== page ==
Towards is pleased to present a new exhibition by UK-based artist Fay Nicolson, collecting together art works, documentation and a text that explore the body, form and pedagogy.
How does the body learn? Think of learning to drive or type on a keyboard — it is repetition that consolidates muscle memory. How the mind learns is a much more contested territory. What is knowledge? How do we articulate the process of unlearning? How do we productively fail? In the context of a liberal arts education, we can define creativity as the ability to work against repetition — a process of productively harnessing failure. The history of artistic pedagogy has revolved around these twin approaches — between skill acquisition and more nebulous qualities of criticality and creativity. We can think of the various legacies of Bauhaus as well as Basic Design as foregrounding a philosophy of formal and material enquiry while Post-Studio at Cal Arts as innovating more discursive and theoretical frame-works. While both approaches differ, they resolutely venerate education over training, permissive experimentation over defined outcomes.
Fay Nicolson embeds these twin pedagogic concerns within her practice across a broad array of media. Print, performance, drawing and writing — motifs are reworked and translated across space and time. Take Over and Over Pure Form, (2015—16) a choral work published as an audio piece, performance and text. These differing modalities introduce contingencies that resist repetition. For Nicolson, abstraction is a negotiation between the ideal and the actual. In ‘Over and Over…’ rationalism abuts the biographical, the anecdotal and the organisational. The institution is presented as a space where individual desire comes up against collective will. Represented and actual bodies abound in Nicolson’s practice.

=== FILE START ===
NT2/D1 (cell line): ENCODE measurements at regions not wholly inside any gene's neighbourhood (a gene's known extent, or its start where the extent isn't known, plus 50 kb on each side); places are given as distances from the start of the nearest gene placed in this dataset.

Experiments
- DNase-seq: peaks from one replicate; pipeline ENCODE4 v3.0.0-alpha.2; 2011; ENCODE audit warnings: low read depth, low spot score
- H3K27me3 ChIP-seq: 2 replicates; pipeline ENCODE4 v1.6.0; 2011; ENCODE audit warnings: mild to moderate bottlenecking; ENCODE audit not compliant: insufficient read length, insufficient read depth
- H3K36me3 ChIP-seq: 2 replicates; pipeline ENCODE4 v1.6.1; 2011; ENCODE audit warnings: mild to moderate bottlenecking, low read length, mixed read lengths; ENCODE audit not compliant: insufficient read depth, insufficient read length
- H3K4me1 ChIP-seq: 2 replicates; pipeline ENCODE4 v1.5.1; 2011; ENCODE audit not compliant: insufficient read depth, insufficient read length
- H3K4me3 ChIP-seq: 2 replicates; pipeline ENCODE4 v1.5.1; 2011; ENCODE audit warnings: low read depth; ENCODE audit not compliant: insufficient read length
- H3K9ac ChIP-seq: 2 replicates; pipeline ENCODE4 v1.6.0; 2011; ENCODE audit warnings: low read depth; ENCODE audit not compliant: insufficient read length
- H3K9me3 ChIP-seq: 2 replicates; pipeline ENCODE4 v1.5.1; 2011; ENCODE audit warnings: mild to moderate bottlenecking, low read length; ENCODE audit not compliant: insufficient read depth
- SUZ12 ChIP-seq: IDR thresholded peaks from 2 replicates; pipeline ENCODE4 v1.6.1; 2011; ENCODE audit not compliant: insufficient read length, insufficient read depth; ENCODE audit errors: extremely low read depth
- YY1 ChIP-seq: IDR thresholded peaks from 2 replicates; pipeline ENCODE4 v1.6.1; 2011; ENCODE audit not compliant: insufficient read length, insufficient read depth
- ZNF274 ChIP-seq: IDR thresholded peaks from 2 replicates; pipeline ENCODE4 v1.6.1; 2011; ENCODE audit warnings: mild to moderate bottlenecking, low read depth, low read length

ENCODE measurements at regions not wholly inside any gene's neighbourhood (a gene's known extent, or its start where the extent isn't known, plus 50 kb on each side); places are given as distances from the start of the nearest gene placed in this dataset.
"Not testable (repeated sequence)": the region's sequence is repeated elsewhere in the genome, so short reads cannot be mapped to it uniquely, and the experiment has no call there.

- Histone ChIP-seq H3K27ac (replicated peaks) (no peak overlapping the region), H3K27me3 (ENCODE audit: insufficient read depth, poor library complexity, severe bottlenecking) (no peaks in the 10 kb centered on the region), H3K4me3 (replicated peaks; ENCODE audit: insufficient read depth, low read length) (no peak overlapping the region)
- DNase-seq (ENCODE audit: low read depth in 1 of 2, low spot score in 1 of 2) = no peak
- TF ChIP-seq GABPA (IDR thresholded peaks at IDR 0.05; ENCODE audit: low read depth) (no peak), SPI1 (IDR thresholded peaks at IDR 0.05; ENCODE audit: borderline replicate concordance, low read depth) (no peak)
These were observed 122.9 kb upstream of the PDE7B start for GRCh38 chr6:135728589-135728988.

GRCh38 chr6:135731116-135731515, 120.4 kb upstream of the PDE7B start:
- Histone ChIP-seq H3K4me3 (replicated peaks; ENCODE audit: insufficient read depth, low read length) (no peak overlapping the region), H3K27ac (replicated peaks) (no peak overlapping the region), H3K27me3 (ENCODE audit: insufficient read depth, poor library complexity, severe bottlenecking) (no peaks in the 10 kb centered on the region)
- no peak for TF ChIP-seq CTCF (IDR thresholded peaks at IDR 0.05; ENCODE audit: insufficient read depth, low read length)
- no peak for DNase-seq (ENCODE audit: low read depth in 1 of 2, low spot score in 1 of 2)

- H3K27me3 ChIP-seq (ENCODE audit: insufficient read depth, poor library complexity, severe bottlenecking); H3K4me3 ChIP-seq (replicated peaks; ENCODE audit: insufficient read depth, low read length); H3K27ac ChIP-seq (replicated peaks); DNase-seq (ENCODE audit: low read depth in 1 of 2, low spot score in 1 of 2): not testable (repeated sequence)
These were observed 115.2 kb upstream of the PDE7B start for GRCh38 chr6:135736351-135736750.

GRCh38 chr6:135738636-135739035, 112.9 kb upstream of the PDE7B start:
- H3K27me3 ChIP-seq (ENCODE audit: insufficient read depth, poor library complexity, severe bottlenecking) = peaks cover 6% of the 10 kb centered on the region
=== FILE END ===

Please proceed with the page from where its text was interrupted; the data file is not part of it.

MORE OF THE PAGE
Her paintings often incorporate screen printed hands and arms among the largely abstracted iconography. She hangs these unstretched canvasses from the ceiling to form screens that frame the spectator’s body as they move through the space. Looking and moving are both implicated in the processes of thinking, while Nicolson’s work is often pictorial it also operates spatially, and it’s the movement around the image which is paramount. Through much of Nicolson’s practice is a series of questions; how can the body communicate? How can the image become a body? And, how does individual agency operate under the demands of the institution? Bodies and their myriad imperfections tend towards dispersal, and as such cannot be quantified and contained.
These are prescient issues, certainly here in the UK, at a moment of rising student debt and increased post-graduate precarity due to swinging public funding cuts. To paraphrase the artist and activist Tania Brugeura, there is a crisis in institutional form because there is a crisis of power. The space of enquiry and curiosity is at risk of being eroded because it doesn’t fit the quantifying metrics that are demanded by the market. Art is where value is contested at every level — aesthetic, political and social which is why it makes it so vulnerable to attack. While Nicolson’s work isn’t explicitly polemic, these issues run through the background of her practice. How is art taught, to who and why? How do we work against the quantifiable and the knowable? Nicolson’s work provides a much needed noise in the machine of pure information, she puts the misbehaving body back into the pure form of cool abstraction.